We would do well to begin by reflecting on the hard-won wisdom of Soviet dissident and political prisoner Alexander Solzhenitsyn, as expressed in Gulag Archipelago, his classic account of the Soviet prison camp system:
Gradually it was disclosed to me that the line separating good and evil passes not through states, nor between classes, nor between political parties either—but right through every human heart … Since then, I have come to understand the truth of all the religions of the world: They struggle with the evil inside a human being … It is impossible to expel evil from the world in its entirety, but it is possible to constrict it within each person.
Regardless of our personal faith or spiritual path, or even if we do not claim one, we must commit to the hard and never-ending inner work of constricting evil and profoundly opening our hearts in love. As Solzhenitsyn notes, inspiring and supporting this work has been the central goal of all of the faith traditions. Over the centuries, each has developed spiritual disciplines and practices to guide this journey, as well as spiritual communities to support it. Today, these are priceless resources for us all.
How can we gauge our progress on this journey?
The test must be whether our actions as citizens embody the core civic virtues essential to a free society.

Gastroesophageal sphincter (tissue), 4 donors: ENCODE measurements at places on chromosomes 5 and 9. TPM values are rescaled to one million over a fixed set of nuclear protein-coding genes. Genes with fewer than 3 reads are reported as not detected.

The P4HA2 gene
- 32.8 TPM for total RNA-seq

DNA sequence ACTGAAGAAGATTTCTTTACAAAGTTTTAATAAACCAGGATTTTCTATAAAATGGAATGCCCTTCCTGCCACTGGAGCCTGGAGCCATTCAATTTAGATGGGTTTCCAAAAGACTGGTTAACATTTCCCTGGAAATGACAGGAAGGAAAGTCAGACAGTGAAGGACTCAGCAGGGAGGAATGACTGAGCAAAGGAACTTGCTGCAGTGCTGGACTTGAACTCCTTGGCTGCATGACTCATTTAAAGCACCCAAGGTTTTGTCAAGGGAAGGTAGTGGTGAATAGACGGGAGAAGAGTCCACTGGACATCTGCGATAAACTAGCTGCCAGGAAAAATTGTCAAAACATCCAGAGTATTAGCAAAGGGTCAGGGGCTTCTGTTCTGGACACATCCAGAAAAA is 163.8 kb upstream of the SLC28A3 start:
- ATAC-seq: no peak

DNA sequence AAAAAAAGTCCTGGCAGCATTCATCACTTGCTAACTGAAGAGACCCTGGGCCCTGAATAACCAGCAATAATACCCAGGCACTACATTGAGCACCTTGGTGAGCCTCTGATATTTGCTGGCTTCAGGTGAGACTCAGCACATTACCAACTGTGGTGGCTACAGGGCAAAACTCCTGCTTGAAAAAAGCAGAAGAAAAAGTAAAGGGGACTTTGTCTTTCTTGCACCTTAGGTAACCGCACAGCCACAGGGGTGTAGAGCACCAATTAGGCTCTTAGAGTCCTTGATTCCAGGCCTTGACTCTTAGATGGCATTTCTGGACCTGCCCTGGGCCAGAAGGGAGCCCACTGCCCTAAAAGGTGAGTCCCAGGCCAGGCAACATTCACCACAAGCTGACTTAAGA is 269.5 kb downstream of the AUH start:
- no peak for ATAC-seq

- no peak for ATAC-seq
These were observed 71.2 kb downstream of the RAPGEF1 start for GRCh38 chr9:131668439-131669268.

- Do we recognize the sacred dignity and worth of every person?
- Do we bring to civic life a wholehearted commitment to the greater good?
- Do we admit that we are fallible and must therefore be open to having those with whom we disagree change our minds?
- Do we embrace principled compromise as an essential civic virtue?
- Do we recognize that we are all in this together and that in the long run, none of us can flourish unless all of us flourish?
Only when a critical mass of us brings these essential civic virtues to our common life will we be able to come together to take on the second challenge of renewing our democracy—the challenge of creating a shared moral vision and a new social contract for America in the 21st century.
Again, faith traditions have much to offer. Each in its own way has endeavored to envision what society would look like if its touchstones were the dignity of the human person and the sacredness of the natural world.
It is particularly thought-provoking that while some of the core principles underlying these spiritually grounded perspectives align with a liberal ideology, others align with a conservative one. Perhaps thoughtfully engaging these perspectives could help us all step outside our ideological boxes to engage in both morally grounded self-reflection and a shared search for common ground.
All of this has profound implications for civil society leaders and organizations. For a great many Americans, participation in civil society organizations is the primary place where our approach to citizenship forms—where we learn, or fail to learn, the essential civic virtues. Further, it is primarily within civil society that we will come together as a nation, or fail to come together, to create a shared moral vision for America.
America will remain a flourishing free society only if civil society proves that it is up to these two daunting tasks. May we all hope and pray that it will.